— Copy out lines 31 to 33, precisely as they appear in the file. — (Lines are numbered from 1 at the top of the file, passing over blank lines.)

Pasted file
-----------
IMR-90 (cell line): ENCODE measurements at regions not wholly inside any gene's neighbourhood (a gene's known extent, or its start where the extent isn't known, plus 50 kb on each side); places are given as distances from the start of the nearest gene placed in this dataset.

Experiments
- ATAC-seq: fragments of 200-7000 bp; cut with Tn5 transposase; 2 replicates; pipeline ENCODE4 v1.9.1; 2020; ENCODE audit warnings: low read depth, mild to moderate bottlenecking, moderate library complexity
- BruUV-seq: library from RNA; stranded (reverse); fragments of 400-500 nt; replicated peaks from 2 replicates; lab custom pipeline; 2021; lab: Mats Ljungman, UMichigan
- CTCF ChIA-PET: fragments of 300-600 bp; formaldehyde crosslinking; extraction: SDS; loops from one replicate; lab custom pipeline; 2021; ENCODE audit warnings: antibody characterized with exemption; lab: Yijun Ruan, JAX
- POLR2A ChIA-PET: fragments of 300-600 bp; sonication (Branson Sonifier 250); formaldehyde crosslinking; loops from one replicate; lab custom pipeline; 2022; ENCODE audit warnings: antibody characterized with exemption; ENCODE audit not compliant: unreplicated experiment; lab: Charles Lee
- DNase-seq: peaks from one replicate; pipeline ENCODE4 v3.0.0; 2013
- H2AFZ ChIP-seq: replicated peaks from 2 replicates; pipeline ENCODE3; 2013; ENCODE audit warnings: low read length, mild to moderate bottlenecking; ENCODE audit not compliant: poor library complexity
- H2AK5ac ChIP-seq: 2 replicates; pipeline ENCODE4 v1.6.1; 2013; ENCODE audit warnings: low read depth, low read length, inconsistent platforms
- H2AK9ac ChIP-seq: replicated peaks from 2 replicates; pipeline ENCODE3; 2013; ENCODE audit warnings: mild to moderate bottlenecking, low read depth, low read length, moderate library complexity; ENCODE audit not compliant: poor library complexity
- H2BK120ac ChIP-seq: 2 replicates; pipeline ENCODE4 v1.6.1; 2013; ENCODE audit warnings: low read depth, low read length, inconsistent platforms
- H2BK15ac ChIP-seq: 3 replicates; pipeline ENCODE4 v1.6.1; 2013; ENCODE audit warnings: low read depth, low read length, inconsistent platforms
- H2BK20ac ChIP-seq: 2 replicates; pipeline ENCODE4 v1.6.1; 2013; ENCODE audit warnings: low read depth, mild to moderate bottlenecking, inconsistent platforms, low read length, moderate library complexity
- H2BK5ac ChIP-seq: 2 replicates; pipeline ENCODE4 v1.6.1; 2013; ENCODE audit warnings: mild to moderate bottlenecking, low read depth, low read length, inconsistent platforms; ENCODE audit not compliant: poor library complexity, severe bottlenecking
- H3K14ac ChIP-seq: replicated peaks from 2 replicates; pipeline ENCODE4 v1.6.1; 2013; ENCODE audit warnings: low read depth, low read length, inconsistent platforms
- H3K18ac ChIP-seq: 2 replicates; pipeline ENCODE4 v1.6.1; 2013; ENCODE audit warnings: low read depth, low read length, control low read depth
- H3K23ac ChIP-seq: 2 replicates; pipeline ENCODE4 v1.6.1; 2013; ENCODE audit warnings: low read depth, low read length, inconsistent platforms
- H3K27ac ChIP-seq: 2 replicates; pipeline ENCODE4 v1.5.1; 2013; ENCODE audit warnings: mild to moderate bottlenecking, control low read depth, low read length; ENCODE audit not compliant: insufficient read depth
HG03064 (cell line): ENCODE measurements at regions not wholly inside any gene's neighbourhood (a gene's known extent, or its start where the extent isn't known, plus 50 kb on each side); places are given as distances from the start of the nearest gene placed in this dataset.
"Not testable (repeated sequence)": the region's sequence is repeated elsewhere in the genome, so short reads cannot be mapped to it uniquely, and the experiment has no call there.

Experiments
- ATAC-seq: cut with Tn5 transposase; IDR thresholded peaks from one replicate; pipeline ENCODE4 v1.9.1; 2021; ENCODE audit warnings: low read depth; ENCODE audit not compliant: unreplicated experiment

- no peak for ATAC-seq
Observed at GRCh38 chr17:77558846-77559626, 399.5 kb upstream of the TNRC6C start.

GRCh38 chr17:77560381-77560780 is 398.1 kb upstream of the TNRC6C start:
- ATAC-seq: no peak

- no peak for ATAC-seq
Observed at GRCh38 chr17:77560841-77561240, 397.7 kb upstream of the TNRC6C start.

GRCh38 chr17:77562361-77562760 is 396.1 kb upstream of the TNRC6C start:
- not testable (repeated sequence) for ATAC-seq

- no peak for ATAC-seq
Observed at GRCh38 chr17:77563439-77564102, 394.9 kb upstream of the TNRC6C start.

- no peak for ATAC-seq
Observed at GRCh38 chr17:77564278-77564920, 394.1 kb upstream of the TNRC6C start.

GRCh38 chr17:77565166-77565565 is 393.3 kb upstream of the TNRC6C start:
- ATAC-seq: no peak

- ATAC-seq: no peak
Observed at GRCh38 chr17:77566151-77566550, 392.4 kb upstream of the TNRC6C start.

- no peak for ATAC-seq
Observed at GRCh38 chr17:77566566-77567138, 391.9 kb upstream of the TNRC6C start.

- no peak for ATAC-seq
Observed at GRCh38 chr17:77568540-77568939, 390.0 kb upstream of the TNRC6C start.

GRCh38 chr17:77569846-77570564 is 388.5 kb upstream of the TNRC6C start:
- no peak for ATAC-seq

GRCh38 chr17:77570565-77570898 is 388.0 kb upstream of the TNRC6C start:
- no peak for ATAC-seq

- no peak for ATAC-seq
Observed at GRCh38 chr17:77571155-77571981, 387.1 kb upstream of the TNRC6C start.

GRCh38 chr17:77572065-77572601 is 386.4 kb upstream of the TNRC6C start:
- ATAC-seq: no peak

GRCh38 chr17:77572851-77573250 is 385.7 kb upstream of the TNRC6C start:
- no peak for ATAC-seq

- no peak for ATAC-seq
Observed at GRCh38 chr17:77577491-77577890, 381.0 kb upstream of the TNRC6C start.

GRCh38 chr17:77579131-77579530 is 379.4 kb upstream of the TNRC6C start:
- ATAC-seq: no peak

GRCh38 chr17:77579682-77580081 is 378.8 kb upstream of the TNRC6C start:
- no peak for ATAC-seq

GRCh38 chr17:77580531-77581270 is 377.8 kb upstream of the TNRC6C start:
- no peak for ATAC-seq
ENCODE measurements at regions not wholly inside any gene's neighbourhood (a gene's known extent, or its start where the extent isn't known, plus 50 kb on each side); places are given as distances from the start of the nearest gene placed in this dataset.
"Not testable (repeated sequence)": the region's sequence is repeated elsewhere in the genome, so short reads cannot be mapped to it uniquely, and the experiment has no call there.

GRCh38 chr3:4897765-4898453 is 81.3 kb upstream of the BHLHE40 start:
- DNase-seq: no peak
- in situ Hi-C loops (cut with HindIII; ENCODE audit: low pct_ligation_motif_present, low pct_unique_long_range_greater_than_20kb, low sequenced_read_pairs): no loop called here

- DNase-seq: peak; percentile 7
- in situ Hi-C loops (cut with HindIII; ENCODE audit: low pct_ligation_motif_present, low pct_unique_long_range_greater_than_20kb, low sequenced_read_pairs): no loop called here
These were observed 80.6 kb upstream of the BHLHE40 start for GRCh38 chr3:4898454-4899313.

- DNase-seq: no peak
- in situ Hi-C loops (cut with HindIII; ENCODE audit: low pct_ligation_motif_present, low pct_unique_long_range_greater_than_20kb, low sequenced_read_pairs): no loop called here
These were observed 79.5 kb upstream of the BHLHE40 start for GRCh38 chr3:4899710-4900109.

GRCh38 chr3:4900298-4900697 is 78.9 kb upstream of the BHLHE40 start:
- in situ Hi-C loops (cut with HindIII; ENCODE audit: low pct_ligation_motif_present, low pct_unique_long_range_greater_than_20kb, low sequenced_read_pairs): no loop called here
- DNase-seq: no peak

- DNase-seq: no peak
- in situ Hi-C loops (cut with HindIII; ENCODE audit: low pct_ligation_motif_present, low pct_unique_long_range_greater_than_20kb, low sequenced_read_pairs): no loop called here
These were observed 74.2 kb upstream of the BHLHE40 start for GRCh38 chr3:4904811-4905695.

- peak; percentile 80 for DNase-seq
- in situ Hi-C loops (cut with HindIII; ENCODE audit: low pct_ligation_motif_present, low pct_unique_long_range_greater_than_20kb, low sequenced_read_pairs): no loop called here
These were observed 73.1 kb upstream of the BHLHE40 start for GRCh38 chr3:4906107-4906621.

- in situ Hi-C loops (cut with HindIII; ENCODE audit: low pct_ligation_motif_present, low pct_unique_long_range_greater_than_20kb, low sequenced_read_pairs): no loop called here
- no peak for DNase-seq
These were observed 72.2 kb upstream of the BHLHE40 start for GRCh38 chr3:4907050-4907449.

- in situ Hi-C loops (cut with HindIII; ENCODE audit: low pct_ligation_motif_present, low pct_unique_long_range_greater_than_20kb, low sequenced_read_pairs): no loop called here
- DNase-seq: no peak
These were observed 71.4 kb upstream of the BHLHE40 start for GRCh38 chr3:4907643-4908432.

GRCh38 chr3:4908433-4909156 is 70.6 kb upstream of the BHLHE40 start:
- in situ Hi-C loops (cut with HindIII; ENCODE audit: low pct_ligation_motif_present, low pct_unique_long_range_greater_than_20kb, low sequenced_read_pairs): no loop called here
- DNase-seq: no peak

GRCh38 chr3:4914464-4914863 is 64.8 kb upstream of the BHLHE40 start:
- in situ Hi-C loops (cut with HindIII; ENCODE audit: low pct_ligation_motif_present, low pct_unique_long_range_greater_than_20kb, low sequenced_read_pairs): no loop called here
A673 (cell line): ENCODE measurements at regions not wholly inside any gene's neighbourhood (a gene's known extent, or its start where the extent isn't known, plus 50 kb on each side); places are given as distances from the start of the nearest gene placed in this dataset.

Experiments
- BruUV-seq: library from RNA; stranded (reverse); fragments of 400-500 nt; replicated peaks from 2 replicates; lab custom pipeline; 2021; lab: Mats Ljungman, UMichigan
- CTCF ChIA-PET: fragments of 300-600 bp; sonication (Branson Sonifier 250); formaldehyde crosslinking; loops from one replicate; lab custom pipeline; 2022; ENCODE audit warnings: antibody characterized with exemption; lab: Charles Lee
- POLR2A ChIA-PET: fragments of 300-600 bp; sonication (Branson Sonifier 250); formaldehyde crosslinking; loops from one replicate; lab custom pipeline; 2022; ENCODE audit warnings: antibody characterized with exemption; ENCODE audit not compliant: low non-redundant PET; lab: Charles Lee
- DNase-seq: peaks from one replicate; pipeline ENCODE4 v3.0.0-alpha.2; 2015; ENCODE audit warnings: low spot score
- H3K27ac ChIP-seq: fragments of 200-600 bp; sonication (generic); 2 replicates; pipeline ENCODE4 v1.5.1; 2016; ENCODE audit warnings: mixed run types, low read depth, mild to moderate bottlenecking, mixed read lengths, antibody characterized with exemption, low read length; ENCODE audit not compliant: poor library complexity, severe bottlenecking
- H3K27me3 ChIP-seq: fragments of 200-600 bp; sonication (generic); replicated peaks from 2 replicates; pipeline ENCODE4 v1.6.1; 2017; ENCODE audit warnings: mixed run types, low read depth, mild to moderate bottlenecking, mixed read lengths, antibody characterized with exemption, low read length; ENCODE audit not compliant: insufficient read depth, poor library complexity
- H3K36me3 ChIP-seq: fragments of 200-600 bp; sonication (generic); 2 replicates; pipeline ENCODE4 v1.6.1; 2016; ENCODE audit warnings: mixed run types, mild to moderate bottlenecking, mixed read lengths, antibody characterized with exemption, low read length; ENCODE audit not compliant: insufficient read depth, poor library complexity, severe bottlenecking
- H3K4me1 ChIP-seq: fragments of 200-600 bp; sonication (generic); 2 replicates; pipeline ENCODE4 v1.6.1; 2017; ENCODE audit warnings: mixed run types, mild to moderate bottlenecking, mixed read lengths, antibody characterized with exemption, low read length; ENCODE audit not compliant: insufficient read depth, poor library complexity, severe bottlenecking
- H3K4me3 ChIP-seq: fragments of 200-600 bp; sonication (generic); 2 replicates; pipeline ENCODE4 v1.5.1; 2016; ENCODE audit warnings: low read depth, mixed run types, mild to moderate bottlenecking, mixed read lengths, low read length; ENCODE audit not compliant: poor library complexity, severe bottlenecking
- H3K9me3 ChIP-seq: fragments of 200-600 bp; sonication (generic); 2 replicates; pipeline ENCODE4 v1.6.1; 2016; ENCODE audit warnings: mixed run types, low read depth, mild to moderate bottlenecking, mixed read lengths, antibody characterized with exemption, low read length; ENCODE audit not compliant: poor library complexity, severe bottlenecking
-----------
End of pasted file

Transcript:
- no peak for ATAC-seq
Observed at GRCh38 chr17:77563439-77564102, 394.9 kb upstream of the TNRC6C start.

- no peak for ATAC-seq